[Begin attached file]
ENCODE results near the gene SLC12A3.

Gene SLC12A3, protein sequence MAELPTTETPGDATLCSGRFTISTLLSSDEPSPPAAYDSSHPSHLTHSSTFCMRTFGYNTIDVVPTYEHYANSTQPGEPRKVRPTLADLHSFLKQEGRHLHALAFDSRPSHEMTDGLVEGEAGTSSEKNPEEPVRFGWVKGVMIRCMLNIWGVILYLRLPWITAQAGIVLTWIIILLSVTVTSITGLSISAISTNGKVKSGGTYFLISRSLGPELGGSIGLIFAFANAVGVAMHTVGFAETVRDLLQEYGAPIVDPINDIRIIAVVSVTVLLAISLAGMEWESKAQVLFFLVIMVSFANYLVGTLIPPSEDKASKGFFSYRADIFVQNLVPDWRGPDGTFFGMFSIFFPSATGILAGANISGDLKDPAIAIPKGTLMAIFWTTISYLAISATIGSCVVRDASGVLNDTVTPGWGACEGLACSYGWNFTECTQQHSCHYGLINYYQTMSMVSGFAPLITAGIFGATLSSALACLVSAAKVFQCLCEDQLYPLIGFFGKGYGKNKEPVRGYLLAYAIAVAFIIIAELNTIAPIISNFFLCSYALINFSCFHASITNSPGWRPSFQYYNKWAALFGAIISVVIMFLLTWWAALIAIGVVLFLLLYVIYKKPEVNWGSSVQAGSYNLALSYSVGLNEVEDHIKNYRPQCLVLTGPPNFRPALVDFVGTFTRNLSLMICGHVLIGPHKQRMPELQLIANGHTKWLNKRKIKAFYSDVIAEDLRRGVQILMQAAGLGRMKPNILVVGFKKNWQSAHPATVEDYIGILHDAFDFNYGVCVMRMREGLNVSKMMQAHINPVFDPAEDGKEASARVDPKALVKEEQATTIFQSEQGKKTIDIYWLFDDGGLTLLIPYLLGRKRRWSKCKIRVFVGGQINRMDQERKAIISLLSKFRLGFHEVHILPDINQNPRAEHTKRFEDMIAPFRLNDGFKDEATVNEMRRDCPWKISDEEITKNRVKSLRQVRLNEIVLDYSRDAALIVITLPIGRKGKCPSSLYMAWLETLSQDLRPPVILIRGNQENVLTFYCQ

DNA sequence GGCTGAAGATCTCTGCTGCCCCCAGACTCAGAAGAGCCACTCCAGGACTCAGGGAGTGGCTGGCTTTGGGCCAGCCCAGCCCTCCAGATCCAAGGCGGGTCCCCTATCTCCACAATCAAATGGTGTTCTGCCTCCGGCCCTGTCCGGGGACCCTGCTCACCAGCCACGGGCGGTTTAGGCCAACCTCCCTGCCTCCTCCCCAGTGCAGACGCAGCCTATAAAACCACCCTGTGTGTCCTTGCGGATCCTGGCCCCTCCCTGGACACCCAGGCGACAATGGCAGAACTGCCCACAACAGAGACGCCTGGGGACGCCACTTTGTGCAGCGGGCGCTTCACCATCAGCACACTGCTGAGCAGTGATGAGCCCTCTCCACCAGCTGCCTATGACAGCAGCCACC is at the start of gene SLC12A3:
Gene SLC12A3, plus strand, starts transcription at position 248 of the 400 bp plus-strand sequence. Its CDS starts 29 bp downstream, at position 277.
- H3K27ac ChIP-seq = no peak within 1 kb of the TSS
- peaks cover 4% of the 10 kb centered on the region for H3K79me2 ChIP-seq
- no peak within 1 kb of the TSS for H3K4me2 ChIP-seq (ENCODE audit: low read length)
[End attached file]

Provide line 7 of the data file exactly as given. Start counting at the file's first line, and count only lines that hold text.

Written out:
- no peak within 1 kb of the TSS for H3K4me2 ChIP-seq (ENCODE audit: low read length)